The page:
Update from the NACHC CHI

2015 NACHC Community Health Care Awards of Excellence

2015 NACHC Community Health Care Awards of Excellence

Paula Johnson, MD, addressing the NACHC 2015 CHI 50th Anniversary Celebration

Paula Johnson, MD, addressing the NACHC 2015 CHI 50th Anniversary Celebration

Well the last 24 hours of the 2015 NACHC CHI have been a bit of a blur, but we’ll try to give you some of the highlights.  A notable aspect of NACHC conference events are the pearls of wisdom and insight that come up during speakers’ remarks that give renewed shape and purpose to the 50 year old Community Health Center Movement.  One such moment came during the CHI 50th Anniversary Celebration.  Dr. Paula A. Johnson, MD, MPH, Executive Director of the Connors Center for Women’s Health and Gender Biology and Chief of the Division of Women’s Health at Brigham and Women’s Hospital, addressed the evening gathering with remarks that journeyed down the historic crossroads where health centers and the Civil Rights Movement first intersected.   Dr. Johnson said it was fitting that health centers started in Mississippi during Freedom Summer, calling healthcare the “the unfinished work of the Civil Rights Movement.”  She also commended health centers for leading innovation from the start while fighting poverty and disease, and urged them toward a renewed pursuit of “healthcare as a right for all,” particularly as the U.S. still suffers a dismal record in health rankings for preventable deaths.

Dr. Johnson’s remarks were the perfect cap to a day in which the NACHC Community HealthCare Awards of Excellence were presented to health center leaders, many of them longtime foot soldiers of the movement.  The awardees are:  Wilford Payne, Executive Director & CEO, Primary Care Health Services, Pittsburg, PA; Nancy Stern, CEO, Eastern Shore Rural Health System, Onancock, VA; Gary Ahasic, Board Chair, VNA Health Care, Aurora, IL; Samuel Miller, Chief Financial Officer, Crusader Community Health, Rockford, IL; Don Hinman, Board Chair, Yakima Neighborhood Health Services, Yakima, WA; Kameron Matthews, MD, Chief Medical Officer, Mile Square Health Center, Chicago, Il; Robert Pugh, Executive Director, Mississippi Primary Care Association, Jackson, MS; Elizabeth Rios (not present for the award), Nurse Practitioner, Community Health Partnership of Illinois, Chicago, IL, and Virgilio Licona, MD, Vice President of Medical Services, Salud Family Health Centers, Fort Lupton, CO.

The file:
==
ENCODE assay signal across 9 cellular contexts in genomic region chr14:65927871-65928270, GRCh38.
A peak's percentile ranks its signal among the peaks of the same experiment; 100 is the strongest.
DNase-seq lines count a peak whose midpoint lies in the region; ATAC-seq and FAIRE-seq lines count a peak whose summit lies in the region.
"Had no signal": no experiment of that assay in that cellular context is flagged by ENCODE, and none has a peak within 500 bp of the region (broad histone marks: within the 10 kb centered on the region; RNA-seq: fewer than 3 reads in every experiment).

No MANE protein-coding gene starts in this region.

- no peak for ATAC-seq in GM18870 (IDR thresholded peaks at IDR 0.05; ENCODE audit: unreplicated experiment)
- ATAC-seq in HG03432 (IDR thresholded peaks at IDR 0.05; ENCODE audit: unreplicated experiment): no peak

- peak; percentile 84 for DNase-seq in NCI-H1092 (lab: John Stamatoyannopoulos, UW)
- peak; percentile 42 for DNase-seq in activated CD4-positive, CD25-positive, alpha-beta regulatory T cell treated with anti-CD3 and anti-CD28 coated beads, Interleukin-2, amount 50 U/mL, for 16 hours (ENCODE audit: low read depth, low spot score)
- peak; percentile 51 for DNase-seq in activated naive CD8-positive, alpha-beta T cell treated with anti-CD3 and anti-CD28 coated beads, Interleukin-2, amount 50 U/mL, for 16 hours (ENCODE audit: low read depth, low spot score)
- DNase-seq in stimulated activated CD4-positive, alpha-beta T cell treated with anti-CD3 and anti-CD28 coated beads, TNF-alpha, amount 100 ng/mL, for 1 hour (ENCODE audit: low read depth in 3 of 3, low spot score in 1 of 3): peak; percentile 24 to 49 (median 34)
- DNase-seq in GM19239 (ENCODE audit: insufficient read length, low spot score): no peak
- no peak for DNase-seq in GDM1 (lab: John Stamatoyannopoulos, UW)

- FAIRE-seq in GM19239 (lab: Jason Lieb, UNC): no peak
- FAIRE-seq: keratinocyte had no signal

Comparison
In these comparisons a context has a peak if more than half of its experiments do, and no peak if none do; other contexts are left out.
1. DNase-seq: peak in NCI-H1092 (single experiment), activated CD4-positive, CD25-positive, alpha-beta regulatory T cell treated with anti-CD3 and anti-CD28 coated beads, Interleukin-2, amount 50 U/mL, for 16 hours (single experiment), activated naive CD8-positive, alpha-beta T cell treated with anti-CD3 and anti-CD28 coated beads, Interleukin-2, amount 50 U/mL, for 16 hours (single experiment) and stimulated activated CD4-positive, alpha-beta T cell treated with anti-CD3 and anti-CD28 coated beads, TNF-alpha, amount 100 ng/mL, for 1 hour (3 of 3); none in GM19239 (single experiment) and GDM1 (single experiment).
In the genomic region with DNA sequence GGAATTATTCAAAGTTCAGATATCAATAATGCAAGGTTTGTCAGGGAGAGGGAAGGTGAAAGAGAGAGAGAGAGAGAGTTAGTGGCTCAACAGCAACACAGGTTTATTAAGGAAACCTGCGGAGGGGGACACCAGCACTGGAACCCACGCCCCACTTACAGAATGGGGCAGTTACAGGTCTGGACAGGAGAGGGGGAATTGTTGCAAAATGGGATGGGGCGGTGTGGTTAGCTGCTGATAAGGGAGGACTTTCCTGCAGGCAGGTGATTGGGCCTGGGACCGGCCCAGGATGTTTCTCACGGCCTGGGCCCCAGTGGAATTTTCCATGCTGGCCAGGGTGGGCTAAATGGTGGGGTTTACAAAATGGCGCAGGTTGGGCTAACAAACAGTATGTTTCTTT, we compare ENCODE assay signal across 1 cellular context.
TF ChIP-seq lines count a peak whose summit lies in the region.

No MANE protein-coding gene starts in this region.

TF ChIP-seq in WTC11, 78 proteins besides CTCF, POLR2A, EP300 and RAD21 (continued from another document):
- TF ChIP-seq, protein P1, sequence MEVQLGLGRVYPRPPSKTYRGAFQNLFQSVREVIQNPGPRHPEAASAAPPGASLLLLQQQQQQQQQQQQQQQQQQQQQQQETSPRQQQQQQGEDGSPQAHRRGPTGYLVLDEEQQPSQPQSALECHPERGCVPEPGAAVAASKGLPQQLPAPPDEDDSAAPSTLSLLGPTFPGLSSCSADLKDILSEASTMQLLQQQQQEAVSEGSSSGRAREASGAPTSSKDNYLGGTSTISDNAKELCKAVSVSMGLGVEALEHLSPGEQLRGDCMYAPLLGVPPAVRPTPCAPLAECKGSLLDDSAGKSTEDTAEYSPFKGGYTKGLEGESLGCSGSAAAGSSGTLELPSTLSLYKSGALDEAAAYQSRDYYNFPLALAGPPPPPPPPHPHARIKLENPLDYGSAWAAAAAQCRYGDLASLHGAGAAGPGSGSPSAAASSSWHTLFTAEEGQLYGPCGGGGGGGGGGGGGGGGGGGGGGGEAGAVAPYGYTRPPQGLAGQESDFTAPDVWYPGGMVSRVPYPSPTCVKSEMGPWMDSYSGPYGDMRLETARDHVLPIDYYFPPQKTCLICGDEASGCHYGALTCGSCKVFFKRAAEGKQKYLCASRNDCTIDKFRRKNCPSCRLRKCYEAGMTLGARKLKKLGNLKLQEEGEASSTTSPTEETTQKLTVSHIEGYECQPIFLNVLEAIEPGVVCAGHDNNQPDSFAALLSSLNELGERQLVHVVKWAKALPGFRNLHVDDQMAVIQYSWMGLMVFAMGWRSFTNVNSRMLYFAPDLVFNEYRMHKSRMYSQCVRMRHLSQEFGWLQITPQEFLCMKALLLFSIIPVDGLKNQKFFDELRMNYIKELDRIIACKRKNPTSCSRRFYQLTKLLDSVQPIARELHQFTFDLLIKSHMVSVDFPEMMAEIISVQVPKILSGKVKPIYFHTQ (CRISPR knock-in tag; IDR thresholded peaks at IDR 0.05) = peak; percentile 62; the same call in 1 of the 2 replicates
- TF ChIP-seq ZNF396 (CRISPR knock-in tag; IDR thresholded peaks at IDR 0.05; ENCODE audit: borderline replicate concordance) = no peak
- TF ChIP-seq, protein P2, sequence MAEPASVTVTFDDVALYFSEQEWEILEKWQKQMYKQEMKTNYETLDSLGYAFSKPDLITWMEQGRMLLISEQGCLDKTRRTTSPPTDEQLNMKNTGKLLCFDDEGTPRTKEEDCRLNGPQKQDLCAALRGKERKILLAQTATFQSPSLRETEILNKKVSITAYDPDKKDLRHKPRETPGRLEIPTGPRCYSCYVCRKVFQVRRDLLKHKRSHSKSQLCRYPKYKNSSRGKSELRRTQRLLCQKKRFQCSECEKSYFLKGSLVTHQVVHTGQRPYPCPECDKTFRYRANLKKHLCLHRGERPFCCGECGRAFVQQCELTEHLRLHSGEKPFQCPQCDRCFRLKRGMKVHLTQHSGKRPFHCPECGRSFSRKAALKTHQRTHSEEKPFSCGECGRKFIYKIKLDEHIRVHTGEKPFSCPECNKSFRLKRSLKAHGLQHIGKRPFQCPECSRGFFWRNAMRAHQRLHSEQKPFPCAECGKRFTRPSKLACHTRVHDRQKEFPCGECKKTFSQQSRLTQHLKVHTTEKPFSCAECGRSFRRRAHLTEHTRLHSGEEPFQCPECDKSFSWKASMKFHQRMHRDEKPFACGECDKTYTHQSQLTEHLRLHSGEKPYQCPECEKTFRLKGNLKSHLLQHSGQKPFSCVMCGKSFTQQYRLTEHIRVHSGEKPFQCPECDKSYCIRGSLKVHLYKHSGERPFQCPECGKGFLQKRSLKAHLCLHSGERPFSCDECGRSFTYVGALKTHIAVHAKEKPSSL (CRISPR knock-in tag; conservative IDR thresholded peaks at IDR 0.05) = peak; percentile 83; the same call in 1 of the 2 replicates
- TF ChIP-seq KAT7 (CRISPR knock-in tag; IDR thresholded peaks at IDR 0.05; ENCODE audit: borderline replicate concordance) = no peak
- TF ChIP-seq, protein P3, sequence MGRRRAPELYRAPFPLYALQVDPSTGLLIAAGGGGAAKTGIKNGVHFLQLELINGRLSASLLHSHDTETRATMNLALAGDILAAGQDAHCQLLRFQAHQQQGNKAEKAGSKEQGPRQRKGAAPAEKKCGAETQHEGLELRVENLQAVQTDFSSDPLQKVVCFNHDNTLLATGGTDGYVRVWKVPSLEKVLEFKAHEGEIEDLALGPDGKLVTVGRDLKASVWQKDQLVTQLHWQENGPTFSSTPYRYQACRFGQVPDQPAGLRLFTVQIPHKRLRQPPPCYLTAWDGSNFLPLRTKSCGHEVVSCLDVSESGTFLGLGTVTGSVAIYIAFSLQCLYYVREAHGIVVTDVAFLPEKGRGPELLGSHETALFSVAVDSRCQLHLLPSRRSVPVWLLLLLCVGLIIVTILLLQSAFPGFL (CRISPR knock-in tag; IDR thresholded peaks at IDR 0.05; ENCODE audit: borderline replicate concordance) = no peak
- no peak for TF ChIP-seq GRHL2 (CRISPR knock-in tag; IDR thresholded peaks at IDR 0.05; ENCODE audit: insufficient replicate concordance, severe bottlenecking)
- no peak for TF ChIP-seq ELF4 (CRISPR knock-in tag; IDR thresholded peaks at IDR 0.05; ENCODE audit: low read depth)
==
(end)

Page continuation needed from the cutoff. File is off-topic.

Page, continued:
Dr. Licona, a recipient of the Samuel U. Rodgers Achievement Award, offered up an eloquent summation of why these health center professionals were being honored, and why the movement still matters today, 50 years later.  “Healthcare is for people and not for profit,” he said.  “I am proud to share the stage with these people because we are helping to move the health status of the country forward.  We are an important part of the solution.”

More exciting developments came the following day with the announcement from the Health Resources and Services Administration (HRSA) of $63.3 million in Affordable Care Act funding to 1,153 health centers in all 50 states, the District of Columbia, and 7 U.S. Territories.  Health centers will use these funds to expand current quality improvement systems and infrastructure, and improve primary care service delivery in the communities they serve.   “Today’s funding rewards those health centers that are achieving the highest levels of clinical quality performance and improvement,” said HRSA Acting Administrator Jim Macrae in a press release.  “The awards will help health centers continue to provide comprehensive primary care to the nation’s most vulnerable communities.”